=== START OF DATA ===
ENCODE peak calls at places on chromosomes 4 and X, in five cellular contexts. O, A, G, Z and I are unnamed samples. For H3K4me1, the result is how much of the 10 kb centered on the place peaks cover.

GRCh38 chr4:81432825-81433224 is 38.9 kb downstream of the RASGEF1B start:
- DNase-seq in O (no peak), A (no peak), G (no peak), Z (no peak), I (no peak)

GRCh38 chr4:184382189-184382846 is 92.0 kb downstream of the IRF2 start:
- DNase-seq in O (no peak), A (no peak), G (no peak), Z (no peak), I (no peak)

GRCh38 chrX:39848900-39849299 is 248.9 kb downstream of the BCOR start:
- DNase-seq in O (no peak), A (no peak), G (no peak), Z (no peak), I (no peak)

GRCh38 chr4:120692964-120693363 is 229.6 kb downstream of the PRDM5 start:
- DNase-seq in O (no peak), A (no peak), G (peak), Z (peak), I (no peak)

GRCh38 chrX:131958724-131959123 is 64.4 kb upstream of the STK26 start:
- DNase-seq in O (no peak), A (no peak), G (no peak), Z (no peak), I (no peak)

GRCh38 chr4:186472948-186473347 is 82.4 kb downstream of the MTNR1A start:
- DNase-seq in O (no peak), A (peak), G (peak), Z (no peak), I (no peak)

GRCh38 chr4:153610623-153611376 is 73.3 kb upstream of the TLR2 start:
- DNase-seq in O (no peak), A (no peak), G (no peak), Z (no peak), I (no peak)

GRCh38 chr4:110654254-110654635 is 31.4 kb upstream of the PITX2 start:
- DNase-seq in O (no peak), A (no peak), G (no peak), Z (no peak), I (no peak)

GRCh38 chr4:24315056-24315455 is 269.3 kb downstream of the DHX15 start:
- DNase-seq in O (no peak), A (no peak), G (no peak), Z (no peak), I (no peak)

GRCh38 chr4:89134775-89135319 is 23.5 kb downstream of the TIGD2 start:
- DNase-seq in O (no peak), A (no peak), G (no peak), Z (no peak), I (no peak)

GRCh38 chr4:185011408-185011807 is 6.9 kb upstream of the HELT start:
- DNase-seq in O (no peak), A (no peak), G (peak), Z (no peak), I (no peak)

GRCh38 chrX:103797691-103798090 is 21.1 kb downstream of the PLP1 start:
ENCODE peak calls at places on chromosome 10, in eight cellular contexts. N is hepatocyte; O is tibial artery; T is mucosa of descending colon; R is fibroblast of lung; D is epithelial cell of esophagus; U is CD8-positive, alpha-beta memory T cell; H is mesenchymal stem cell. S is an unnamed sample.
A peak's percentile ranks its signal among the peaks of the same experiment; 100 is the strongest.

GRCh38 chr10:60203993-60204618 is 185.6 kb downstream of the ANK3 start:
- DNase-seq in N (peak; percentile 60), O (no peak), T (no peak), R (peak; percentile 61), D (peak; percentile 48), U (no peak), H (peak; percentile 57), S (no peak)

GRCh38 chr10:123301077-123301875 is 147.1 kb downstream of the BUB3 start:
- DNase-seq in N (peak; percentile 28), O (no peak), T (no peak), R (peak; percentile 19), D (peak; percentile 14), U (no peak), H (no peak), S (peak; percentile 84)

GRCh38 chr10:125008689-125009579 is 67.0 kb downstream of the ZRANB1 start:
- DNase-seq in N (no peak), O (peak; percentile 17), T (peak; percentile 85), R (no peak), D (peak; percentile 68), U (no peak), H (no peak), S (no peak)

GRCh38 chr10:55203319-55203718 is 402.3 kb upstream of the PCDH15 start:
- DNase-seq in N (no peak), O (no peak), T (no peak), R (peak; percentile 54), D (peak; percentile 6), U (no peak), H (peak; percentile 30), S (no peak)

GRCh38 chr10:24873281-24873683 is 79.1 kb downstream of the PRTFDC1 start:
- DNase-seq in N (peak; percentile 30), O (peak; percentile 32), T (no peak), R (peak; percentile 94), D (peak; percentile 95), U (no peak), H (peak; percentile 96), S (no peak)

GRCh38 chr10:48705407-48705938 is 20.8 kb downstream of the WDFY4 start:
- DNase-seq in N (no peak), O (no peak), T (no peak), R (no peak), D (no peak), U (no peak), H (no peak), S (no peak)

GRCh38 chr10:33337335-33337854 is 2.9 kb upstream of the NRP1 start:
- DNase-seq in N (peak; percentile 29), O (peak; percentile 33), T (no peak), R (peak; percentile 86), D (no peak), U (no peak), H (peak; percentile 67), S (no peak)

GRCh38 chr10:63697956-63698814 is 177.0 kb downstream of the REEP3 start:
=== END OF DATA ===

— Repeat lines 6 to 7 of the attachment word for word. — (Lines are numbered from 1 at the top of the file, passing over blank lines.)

GRCh38 chrX:39848900-39849299 is 248.9 kb downstream of the BCOR start:
- DNase-seq in O (no peak), A (no peak), G (no peak), Z (no peak), I (no peak)